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Posts Tagged ‘Fort

Lost Catterick

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A short but very visual post for you here. There follow a series of photos that have never been seen before of a site that will never be seen again. In 1959/1959 the A1 (Great North Road) was altered to create the Catterick Bypass. The new road was driven straight through the site of Roman Cataractonium, with the road itself passing just east of the fort walls, but cutting straight through the bath house and a substantial portion of the town that had grown up outside the fort. A season of rescue archaeology revealed a great deal of the Roman remains before they were completely destroyed by the new road, and unearthed some astounding artifacts that are now held in the Yorkshire Museum and the Richmondshire Museum. As it happens, my grandfather was both a professional photographer and a keen history enthusiast in the area at the time, and managed to photograph some of the work. The quality is not wonderful as they have been kept in a cupboard as slides for sixty years and I have had to be careful in converting the images, but still, grainy as they are, they represent a rare image of Roman archaeology now completely lost to us, and give some indication of how impressive what we have lost truly was. Enjoy…

Written by SJAT

January 13, 2021 at 11:21 am

Unsung sites to visit in Britain

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Here’s a quick Top #5 list of my favourite not generally well-known historical sites in Britain.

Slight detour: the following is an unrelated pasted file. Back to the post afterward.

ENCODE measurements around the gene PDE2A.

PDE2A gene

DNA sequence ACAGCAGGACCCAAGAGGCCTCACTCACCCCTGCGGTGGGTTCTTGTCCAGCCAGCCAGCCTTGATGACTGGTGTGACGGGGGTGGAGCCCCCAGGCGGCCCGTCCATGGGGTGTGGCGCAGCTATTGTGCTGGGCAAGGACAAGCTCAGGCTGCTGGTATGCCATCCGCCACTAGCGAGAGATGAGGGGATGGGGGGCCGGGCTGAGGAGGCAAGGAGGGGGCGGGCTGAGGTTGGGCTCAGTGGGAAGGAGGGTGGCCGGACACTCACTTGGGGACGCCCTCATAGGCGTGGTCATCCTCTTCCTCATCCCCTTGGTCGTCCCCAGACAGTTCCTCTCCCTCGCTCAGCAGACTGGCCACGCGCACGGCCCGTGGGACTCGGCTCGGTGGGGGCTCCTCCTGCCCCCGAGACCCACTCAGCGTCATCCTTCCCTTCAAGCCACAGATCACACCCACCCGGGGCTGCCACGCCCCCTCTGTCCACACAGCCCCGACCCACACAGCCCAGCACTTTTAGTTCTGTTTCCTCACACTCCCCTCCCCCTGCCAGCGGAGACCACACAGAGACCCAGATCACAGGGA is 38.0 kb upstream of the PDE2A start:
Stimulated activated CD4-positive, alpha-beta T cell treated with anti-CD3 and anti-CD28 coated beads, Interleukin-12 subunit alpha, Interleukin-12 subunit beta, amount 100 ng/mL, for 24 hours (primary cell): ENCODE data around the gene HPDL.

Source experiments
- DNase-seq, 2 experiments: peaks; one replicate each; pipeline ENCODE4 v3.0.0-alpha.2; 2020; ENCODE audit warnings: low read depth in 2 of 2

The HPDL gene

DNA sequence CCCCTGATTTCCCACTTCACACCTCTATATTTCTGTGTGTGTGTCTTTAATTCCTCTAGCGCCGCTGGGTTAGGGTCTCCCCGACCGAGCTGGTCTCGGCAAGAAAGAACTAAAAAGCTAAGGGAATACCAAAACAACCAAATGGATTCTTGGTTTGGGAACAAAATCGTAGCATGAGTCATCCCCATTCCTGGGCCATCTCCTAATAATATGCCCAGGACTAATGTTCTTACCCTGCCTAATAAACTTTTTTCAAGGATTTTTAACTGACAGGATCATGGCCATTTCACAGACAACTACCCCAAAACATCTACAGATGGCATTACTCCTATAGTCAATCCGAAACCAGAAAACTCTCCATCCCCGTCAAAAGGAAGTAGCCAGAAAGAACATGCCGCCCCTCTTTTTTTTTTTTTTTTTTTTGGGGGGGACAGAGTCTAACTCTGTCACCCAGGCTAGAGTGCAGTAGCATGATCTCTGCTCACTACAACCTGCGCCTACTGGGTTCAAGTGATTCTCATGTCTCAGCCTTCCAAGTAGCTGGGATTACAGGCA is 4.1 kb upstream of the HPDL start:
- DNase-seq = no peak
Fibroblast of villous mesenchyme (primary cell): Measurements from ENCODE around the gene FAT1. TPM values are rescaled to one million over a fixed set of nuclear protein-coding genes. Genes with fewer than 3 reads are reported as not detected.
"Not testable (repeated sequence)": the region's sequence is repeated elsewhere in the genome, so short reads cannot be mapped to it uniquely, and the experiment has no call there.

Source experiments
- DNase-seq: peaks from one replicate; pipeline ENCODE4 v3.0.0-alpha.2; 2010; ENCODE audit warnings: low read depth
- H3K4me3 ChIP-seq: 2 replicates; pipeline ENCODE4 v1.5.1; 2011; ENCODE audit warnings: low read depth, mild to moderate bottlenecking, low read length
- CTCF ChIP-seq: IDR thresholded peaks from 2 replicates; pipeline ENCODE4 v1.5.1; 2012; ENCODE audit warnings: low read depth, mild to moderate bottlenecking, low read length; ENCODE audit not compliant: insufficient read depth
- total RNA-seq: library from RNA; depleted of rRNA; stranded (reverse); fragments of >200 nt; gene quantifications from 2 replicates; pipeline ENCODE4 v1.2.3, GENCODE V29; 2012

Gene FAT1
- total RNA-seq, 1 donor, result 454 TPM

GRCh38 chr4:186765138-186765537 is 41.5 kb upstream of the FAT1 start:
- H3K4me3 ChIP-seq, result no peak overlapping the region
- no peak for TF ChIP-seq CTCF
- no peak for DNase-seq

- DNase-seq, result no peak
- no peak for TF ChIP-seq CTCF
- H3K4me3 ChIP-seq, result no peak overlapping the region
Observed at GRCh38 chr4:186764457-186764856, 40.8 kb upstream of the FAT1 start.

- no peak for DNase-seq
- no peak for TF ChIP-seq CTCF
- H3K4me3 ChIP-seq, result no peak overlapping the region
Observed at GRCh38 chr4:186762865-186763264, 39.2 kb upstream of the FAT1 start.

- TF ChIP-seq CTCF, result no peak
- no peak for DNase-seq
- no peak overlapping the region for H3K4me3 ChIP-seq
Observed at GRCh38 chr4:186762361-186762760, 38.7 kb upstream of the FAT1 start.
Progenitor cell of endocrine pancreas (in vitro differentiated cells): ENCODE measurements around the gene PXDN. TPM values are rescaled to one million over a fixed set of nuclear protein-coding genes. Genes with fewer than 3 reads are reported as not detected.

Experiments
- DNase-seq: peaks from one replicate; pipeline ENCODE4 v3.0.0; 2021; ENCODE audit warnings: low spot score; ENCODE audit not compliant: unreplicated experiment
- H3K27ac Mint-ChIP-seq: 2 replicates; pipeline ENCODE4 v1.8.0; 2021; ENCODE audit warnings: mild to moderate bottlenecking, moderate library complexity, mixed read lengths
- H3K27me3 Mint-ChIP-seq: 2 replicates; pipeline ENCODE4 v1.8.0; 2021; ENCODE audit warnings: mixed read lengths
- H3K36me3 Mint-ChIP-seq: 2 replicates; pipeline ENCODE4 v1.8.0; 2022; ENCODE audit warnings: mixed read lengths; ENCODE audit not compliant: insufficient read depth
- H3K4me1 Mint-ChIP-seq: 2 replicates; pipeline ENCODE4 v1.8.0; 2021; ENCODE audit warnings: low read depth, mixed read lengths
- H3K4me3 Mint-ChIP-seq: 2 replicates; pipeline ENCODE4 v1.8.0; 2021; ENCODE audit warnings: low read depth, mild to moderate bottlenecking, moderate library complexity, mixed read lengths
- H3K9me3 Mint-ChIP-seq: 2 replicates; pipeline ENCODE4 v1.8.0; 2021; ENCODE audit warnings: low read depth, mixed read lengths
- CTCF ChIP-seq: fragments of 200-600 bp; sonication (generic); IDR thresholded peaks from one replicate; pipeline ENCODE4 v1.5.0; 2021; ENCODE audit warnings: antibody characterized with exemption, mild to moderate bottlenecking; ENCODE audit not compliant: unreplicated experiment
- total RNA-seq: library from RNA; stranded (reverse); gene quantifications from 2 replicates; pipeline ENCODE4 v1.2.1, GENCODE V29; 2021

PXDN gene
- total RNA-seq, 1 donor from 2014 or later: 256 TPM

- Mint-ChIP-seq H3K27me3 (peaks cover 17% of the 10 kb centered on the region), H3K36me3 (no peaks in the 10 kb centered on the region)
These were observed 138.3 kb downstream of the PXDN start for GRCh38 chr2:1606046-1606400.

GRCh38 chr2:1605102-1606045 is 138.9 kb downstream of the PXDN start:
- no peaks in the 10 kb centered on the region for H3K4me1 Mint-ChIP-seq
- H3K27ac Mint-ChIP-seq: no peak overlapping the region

#5 – Aesica.

The Roman fort of Great Chesters on Hadrian’s Wall. Not under English Heritage control. Not covered in tourists gawking. Aesica is generally largely empty when I visit. Though the fort has not been excavated in the past century, somewhat dilapidates remains were consolidated after the 19th century excavation and are still visible (sections of wall, gates, internal buildings, the strong room.) Though overgrown and often being grazed by sheep, there is something I find magical and peaceful about Aesica and I always try to visit when I am in the area.

#4 – Jervaulx.

The cistercian ruins of Jervaulx Abbey are among the most evocative and beautiful anywhere in the world. The abbey is privately owned and payment is by honesty box. Again a serenely fantastic place. Go there early or late and you will likely be alone, which is the best way to wander among the breathtaking ruins. Combine a visit with a trip to the nearby Brymor Ice Cream place and you have the makings of an unforgettable day.

#3 – Whorlton Castle.

Close to the North Yorkshire Moors, near the A19 there is a hill covered in trees. From a certain angle on the road, you can catch a glimpse of the gatehouse of Whorlton castle. Turn off the road and pass through the village and go find it. Most of the castle lies as sad rubble at ground level among the tree roots, though the gate house stands proud and impressive. You will likely be alone to explore this absorbing little hill. Just down the lane is also a partially ruined church. A magical find.

#2 – Newminster Abbey.

Hardly anything remains of Newminster, standing buried in and entwined by the woods on the edge of Morpeth, Northumberland. A few small arcades, the occasional arch, scattered stonework across the ground. It is not easy to get to and therefore is rarely visited. Make the effort to climb the styles and cross the boggy ground, though. You will never find a more magical site than this. There is sommething almost fantasy, Elvish even about the arches and the tree roots. The place sends a shiver up my spine. Photograph courtesy of timojazz on flickr:

#1 – Hardknot.

The Roman name of this fort high on a mountain pass in the Lake District is not known. The fort seems to have been used for only 20 years. The walls are well preserved (with a little reconstructive help.) There are remains of various internal buildings, extramural baths, and even a parade ground with viewing mound that is higher up the hillside and requires a very wet, soggy climb. The fort is lovely, but it is the situation that really makes this something special and probably my #1 site to visit in Britain:

Written by SJAT

September 28, 2011 at 2:42 pm

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